“About 33,000 people die on America’s roads every year. That’s why so much of the enthusiasm for self-driving cars has focused on their potential to reduce accident rates,” says Chris Urmson, technical director of Google’s self-driving car programme.
suggests that autonomous vehicles on the road today are experiencing more accidents than cars with human drivers.
Brandon Schoettle and Michael Sivak at the University of Michigan Transportation Research Institute (UMTRI) compared the US safety record of self-driving cars made by Google, Delphi Automotive and Volkswagen with that of conventional vehicles.
The researchers found a total of 11 accidents involving self-driving cars between 2012 and September 2015, two of which resulted in injuries. With the cars having driven about 1.9 million kilometres on public roads (the overwhelming majority by), that works out at just over 5.5 accidents per million kilometres.
The good news is that autonomous cars weren’t found to be at fault in any of the crashes. The accidents were also generally less severe and there were no fatalities. However, vehicles driven by humans averaged just 1.2 crashes per million kilometres during the same period, according to police statistics.
Unlike humans, robot motorists don’t have the luxury of letting minor accidents go unreported. The USestimates that 60 per cent of fender benders, and even 24 per cent of crashes causing injuries, go unreported. But in California, where almost all autonomous driving in this study occurred, every broken taillight and scuffed bumper to the state.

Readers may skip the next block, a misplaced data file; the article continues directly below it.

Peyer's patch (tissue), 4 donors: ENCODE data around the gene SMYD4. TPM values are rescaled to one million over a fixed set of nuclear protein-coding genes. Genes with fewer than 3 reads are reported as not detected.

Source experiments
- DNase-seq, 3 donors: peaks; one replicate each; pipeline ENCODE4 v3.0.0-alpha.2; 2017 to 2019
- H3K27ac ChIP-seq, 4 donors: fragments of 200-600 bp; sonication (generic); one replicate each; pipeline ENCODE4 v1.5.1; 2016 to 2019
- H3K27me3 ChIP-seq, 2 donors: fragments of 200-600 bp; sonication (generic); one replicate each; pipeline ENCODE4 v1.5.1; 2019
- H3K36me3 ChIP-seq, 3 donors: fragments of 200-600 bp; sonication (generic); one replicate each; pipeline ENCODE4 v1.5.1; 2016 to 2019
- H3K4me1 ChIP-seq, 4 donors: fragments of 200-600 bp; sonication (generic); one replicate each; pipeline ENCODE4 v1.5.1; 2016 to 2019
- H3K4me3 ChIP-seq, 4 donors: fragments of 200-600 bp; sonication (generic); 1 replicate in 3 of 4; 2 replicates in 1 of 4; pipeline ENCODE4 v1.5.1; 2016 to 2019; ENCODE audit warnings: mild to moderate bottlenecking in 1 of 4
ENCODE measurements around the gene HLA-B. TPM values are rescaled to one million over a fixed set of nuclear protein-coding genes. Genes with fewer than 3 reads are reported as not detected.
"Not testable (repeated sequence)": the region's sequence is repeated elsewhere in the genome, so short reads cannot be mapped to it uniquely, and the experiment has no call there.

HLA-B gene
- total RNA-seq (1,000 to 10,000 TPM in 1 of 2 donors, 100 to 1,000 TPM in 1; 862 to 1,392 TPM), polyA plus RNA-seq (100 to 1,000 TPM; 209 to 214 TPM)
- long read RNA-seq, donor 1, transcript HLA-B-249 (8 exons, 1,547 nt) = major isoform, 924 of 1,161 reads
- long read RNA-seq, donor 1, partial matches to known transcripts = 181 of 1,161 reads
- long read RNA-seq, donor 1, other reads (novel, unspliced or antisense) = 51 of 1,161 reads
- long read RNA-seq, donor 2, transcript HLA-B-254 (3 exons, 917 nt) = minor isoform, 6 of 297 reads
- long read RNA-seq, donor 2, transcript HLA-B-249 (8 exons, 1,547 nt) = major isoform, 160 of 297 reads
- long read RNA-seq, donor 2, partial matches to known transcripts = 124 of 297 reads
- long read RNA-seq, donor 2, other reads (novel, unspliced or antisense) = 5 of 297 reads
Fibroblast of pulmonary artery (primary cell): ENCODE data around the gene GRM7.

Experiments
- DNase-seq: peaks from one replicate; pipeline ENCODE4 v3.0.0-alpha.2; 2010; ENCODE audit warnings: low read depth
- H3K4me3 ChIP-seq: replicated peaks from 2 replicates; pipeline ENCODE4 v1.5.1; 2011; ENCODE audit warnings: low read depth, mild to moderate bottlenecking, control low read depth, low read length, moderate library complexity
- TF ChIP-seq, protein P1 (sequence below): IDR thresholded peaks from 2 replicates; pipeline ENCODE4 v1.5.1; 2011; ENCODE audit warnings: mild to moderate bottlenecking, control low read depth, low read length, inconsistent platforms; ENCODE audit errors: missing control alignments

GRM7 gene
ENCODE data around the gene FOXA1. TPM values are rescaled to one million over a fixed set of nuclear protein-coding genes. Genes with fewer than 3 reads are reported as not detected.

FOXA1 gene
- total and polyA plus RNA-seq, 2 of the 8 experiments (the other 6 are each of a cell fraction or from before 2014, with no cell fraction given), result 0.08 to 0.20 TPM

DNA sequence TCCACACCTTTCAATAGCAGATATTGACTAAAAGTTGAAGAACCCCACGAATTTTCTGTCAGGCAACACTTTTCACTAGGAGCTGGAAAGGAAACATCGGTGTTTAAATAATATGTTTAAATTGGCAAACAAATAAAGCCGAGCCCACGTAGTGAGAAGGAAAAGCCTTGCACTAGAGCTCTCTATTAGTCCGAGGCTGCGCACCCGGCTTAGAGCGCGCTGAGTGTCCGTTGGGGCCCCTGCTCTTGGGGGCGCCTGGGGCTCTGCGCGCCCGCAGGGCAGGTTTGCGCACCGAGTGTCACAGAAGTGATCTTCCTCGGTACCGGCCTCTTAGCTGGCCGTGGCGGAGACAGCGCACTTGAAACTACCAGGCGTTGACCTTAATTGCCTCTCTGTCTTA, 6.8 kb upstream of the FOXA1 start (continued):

Taking underreporting into account only brings the accident rate for normal vehicles up to around 2.5 crashes per million kilometres – less than half that of self-driving cars.
And being driven by a robot might be even more dangerous than that figure suggests, warn Schoettle and Sivak. “Self-driving vehicles have thus far been driven only in limited (and generally less demanding) conditions, for example, avoiding snowy areas,” they write in their report. “Also, it is unclear to what extent any of these vehicles have performed night-time driving on public roads.” California also hasthan most of the US, typically reporting fewer traffic fatalities than the national average.
Schoettle and Sivak didn’t look at why self-driving cars are so accident prone in their report. “One could speculate that the sensors are distracting regular drivers, or that the cars may not be driving as a human would,” says Anuj Pradhan, a behavioural scientist also based at UMTRI.
There is another glimmer of hope for Google, Delphi and Volkswagen. Because their cars have driven so few kilometres and had so few accidents, the researchers concede their margins of error are large enough that the actual accident rate for self-driving vehicles could be similar to, or even lower than, that for conventional vehicles.
Only time, and a few more dented robo-cars, will tell.
Image credit: Kim Kulish/Corbis
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